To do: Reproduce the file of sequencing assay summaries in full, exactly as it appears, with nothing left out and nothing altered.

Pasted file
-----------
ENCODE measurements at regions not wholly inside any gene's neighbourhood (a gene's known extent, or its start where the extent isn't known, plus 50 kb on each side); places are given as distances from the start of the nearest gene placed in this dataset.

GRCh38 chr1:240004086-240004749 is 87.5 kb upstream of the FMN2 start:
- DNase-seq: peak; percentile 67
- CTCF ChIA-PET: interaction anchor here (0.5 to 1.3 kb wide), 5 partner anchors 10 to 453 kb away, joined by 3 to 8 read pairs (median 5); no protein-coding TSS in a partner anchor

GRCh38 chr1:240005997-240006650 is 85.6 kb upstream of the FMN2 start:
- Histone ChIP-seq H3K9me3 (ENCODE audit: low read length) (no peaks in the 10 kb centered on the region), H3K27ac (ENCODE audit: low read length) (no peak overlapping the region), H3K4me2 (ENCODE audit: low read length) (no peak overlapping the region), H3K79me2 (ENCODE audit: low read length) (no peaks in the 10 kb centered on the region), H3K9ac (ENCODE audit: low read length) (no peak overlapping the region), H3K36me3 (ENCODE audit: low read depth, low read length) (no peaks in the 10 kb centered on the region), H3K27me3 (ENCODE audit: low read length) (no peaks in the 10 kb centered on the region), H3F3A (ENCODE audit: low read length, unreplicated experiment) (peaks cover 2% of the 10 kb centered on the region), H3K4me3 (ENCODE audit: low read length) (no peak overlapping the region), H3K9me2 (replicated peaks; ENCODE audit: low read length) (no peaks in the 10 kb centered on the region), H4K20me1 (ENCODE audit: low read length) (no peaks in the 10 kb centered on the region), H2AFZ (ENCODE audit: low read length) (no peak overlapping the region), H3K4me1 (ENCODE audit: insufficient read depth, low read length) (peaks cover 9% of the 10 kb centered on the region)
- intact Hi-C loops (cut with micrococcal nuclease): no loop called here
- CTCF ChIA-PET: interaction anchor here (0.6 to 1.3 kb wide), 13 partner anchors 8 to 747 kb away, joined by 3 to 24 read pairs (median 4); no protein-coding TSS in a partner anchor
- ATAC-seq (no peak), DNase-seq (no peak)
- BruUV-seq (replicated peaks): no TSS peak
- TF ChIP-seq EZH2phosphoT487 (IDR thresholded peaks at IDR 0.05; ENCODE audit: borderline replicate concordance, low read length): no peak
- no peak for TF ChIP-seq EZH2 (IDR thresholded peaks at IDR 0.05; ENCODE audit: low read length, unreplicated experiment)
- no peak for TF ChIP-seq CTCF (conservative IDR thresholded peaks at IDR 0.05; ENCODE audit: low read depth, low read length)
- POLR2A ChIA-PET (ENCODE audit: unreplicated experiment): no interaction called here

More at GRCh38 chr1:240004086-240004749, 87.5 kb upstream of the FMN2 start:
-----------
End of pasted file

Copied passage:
ENCODE measurements at regions not wholly inside any gene's neighbourhood (a gene's known extent, or its start where the extent isn't known, plus 50 kb on each side); places are given as distances from the start of the nearest gene placed in this dataset.

GRCh38 chr1:240004086-240004749 is 87.5 kb upstream of the FMN2 start:
- DNase-seq: peak; percentile 67
- CTCF ChIA-PET: interaction anchor here (0.5 to 1.3 kb wide), 5 partner anchors 10 to 453 kb away, joined by 3 to 8 read pairs (median 5); no protein-coding TSS in a partner anchor

GRCh38 chr1:240005997-240006650 is 85.6 kb upstream of the FMN2 start:
- Histone ChIP-seq H3K9me3 (ENCODE audit: low read length) (no peaks in the 10 kb centered on the region), H3K27ac (ENCODE audit: low read length) (no peak overlapping the region), H3K4me2 (ENCODE audit: low read length) (no peak overlapping the region), H3K79me2 (ENCODE audit: low read length) (no peaks in the 10 kb centered on the region), H3K9ac (ENCODE audit: low read length) (no peak overlapping the region), H3K36me3 (ENCODE audit: low read depth, low read length) (no peaks in the 10 kb centered on the region), H3K27me3 (ENCODE audit: low read length) (no peaks in the 10 kb centered on the region), H3F3A (ENCODE audit: low read length, unreplicated experiment) (peaks cover 2% of the 10 kb centered on the region), H3K4me3 (ENCODE audit: low read length) (no peak overlapping the region), H3K9me2 (replicated peaks; ENCODE audit: low read length) (no peaks in the 10 kb centered on the region), H4K20me1 (ENCODE audit: low read length) (no peaks in the 10 kb centered on the region), H2AFZ (ENCODE audit: low read length) (no peak overlapping the region), H3K4me1 (ENCODE audit: insufficient read depth, low read length) (peaks cover 9% of the 10 kb centered on the region)
- intact Hi-C loops (cut with micrococcal nuclease): no loop called here
- CTCF ChIA-PET: interaction anchor here (0.6 to 1.3 kb wide), 13 partner anchors 8 to 747 kb away, joined by 3 to 24 read pairs (median 4); no protein-coding TSS in a partner anchor
- ATAC-seq (no peak), DNase-seq (no peak)
- BruUV-seq (replicated peaks): no TSS peak
- TF ChIP-seq EZH2phosphoT487 (IDR thresholded peaks at IDR 0.05; ENCODE audit: borderline replicate concordance, low read length): no peak
- no peak for TF ChIP-seq EZH2 (IDR thresholded peaks at IDR 0.05; ENCODE audit: low read length, unreplicated experiment)
- no peak for TF ChIP-seq CTCF (conservative IDR thresholded peaks at IDR 0.05; ENCODE audit: low read depth, low read length)
- POLR2A ChIA-PET (ENCODE audit: unreplicated experiment): no interaction called here

More at GRCh38 chr1:240004086-240004749, 87.5 kb upstream of the FMN2 start: